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Sweet Briar’s Jill Granger named dean of WCU Honors College

Jill Nelson Granger, associate dean of academic affairs and director of the Honors Program at Sweet Briar College in Virginia, will be the next dean of Western Carolina University’s residential Honors College.

The WCU Board of Trustees approved the appointment of Granger, which is effective July 15, during a special meeting Monday, July 6. She also will be joining the WCU faculty as a tenured, full professor of chemistry.

Jill Granger will serve as dean of the Honors College at Western Carolina.

Jill Granger will serve as dean of the Honors College at Western Carolina.

She will be filling a vacancy created by the departure of Brian Railsback, founding dean of WCU’s Honors College. Railsback stepped down from the post at the end of the 2014-15 academic year to resume teaching, writing and researching as a faculty member in the Department of English.

With her 22-year career at Sweet Briar, including 10 as an academic administrator, Granger possesses the skill set and leadership characteristics needed to continue the upward trajectory of WCU’s Honors College, Provost Alison Morrison-Shetlar said.

“The Honors College, which provides a rigorous academic and social environment to more than 1,400 high-achieving students, is a signature academic unit and a significant point of pride for Western Carolina University,” Morrison-Shetlar said. “Dr. Granger has the expertise, the experience, the enthusiasm and the energy to lead the Honors College and to guide the continuing success of this pillar of distinction.”

In her current position at Sweet Briar since July 2007, Granger joined the college in 1993 as a faculty member in the chemistry department. She served as department chair from 2005 until 2007.

In her role as associate dean of academic affairs, she has provided administrative oversight of the Academic Resource Center, chaired an assessment committee responsible for college-wide program assessment and an external awards committee, coordinated an electronic student portfolio project, and served on committees on the topics of eligibility, orientation and retention.

Granger said the opening at WCU was brought to her attention by a colleague who understood that the only reason she would consider leaving her home at Sweet Briar would be for a full-time position leading a strong Honors College.

“From the start, I have been very impressed by the level of student participation, leadership and engagement in the Honors College at WCU,” she said. “This speaks, I think, to a strong foundation on which the program was built. Very clearly the Honors College has strong support at WCU. I’ve had great conversations with many program stakeholders, faculty, advisers, administrators and staff, who are all invested in the future of the program. I think this is a very exciting time at WCU.”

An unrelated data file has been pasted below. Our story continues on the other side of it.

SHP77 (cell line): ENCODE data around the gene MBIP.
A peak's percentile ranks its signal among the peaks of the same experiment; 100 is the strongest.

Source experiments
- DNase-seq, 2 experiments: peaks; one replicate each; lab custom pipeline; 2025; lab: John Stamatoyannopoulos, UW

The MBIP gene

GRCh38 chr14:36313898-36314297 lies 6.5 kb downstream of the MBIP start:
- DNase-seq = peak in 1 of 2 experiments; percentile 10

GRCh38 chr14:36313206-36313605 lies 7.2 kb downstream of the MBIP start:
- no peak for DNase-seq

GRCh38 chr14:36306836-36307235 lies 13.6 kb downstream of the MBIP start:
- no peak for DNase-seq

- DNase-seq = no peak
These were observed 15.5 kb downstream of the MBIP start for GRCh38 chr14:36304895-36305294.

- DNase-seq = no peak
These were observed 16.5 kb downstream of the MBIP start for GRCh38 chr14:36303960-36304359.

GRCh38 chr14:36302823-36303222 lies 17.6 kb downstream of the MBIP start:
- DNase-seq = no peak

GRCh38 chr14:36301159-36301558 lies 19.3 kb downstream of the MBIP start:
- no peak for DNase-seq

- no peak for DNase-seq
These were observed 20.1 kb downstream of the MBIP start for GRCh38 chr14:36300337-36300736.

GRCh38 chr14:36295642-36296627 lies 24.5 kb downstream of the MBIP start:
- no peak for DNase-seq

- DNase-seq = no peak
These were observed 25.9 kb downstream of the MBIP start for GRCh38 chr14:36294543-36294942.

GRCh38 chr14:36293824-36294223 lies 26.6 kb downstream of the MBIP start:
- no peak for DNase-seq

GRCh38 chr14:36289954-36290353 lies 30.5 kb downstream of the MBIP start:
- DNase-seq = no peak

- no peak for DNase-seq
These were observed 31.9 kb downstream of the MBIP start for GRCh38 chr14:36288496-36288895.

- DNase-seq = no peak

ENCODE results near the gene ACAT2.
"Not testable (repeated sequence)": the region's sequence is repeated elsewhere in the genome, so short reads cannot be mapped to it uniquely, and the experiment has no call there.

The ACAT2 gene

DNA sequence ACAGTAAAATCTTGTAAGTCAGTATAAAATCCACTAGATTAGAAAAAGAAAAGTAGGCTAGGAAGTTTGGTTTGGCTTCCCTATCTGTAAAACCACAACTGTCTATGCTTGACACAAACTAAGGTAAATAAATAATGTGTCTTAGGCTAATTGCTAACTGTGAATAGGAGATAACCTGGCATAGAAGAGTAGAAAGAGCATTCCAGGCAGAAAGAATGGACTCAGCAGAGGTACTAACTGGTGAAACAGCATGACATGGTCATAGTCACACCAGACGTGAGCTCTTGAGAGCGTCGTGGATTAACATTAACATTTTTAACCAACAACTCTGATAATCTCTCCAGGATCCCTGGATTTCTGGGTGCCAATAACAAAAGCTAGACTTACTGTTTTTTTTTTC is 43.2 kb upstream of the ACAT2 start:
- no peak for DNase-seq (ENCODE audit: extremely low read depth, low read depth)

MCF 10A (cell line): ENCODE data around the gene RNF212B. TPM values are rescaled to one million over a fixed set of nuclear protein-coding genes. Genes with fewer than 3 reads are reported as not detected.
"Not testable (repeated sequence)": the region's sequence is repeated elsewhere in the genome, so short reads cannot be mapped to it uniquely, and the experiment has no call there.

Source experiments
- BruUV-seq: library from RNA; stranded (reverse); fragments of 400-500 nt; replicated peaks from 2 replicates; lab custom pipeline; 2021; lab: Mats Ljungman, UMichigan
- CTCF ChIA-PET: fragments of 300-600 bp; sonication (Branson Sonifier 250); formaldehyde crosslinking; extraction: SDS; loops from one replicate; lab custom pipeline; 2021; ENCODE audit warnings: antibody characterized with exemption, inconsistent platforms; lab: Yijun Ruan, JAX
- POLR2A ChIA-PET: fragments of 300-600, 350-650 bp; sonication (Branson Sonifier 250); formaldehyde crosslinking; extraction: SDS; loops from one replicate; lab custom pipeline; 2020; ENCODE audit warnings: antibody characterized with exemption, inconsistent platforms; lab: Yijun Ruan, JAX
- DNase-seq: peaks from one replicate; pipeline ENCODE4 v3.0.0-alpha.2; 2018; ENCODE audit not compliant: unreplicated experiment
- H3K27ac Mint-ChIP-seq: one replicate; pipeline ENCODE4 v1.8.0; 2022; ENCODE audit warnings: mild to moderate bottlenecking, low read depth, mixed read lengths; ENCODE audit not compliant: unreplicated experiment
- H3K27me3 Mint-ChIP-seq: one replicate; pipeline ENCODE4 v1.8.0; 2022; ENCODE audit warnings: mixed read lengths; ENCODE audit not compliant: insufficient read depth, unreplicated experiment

Among her goals for the college are increasing the amount of collaboration with partners on the campus and throughout the external community.

“My immediate plans include continuing my conversations with faculty and, working with the student board, to find out where the opportunities exist for making those collaborations and connections happen,” she said. “I’ve also had wonderful conversations with the chair of the college’s Advisory Board, Dr. Mark Whitehead, and I’m looking forward to meeting the rest of that group. I imagine that they may have ideas and interests in helping us to support student research, travel and creative endeavors.”

Granger was selected by the American Association of University Women of Virginia as “education advocate of the year” for 2007. She has an extensive record of academic publications and presentations, and has written grants that have brought in hundreds of thousands of dollars in external funding. She has mentored Sweet Briar students and helped them go on to top graduate and professional schools across the country.

Prior to joining the faculty at Sweet Briar, Granger was a teaching assistant and research assistant at Purdue University, where she earned her doctorate in analytical chemistry. She received her bachelor’s degree in chemistry from Butler University.

Launched with just 77 students on July 1, 1997, WCU’s Honors College was the first residential honors college established in the University of North Carolina system. The college’s mission is to help high-achieving students get more out of their educations through honors courses and special academic, leadership and social opportunities.

For more information, visit the website honors.wcu.edu.

By Bill Studenc

Categories | The Reporter


Photos | WCU News Services

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